Background and origin
Green cardamom, like the black variety, is part of the ginger family. The green cardamom plant, elettaria, is also known as true cardamom and is the most popular variety of cardamom. It is used to flavour food and drink, as a spice and in medicine.
Native to South East Asia, namely India, Sri Lanka, Malaysia and Indonesia, green cardamom is also grown in Central America. In India the states of Sikkim and Kerala are the main producers of cardamom, ranking highest in both cultivated area and production.
Green cardamom is picked while still immature, the pods dried and the seeds inside used either whole or in a ground form.
Popular in Indian, Pakistani and other Asian cuisines, green cardamom is the most widely farmed species of cardamom. By weight it is one of the most expensive spices.
Green cardamom has a strong and unique taste and so little is needed to impart its flavour.
Ground cardamom is an ingredient in many Indian and Pakistani cooking, particularly in sweet dishes like different kinds of halwa, kheer and sheer korma. It is also a primary contributor to the flavour of masala chai (spiced tea). In the Middle East and Asia, green cardamom pods are ground together with coffee beans to make a powder which is boiled with water to make coffee. It is also used in savoury meals such as korma and biryani due to its scented aroma.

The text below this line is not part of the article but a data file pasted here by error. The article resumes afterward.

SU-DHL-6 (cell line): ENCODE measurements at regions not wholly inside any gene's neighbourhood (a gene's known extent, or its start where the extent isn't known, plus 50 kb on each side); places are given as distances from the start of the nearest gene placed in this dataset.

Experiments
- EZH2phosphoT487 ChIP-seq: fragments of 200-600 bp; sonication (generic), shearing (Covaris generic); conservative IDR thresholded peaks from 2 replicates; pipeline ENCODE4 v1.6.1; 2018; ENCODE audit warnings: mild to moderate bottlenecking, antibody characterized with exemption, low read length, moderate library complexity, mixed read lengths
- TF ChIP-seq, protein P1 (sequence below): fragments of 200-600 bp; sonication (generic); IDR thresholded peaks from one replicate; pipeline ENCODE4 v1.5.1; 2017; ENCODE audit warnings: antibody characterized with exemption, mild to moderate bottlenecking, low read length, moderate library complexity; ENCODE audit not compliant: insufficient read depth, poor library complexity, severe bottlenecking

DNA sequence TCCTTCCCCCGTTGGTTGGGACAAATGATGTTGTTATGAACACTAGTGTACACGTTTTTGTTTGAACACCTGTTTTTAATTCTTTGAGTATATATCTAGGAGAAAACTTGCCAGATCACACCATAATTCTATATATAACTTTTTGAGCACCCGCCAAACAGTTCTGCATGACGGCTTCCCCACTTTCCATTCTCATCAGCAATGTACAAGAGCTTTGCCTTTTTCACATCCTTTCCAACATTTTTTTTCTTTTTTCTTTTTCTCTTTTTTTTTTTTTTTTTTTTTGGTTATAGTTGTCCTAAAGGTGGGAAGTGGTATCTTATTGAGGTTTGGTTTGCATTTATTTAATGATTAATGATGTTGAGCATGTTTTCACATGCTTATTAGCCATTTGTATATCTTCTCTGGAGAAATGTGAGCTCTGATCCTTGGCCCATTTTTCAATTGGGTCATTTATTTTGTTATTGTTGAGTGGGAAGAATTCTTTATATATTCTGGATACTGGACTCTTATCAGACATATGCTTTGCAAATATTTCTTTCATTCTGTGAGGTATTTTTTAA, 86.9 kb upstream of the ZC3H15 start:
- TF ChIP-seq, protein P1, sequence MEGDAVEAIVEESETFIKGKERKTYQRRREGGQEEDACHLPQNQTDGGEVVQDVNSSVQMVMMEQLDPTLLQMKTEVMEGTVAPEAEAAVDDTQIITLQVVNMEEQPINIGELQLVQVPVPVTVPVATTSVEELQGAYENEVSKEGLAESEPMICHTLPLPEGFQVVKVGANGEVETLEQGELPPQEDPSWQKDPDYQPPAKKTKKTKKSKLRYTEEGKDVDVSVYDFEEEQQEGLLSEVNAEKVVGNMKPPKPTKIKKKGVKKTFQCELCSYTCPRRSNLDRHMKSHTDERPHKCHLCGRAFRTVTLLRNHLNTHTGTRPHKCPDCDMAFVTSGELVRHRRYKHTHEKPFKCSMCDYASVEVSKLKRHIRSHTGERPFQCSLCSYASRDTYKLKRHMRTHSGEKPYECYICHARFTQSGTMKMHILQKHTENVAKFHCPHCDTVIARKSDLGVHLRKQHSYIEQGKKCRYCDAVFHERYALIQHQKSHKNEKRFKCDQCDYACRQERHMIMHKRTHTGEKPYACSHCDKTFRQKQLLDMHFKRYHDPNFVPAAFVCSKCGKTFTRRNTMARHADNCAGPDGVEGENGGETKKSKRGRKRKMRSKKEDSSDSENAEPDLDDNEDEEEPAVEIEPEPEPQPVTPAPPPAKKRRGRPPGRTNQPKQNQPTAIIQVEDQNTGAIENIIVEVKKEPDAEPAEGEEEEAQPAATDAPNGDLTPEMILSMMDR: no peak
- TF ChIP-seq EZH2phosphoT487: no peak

Green cardamom is widely used in South Asia to treat oral infections.
It is said to help prevent and treat sore throats, chest infections and pulmonary tuberculosis.
It is thought to have anti-inflammatory properties and is used to treat swollen eyelids and relieve digestive problems.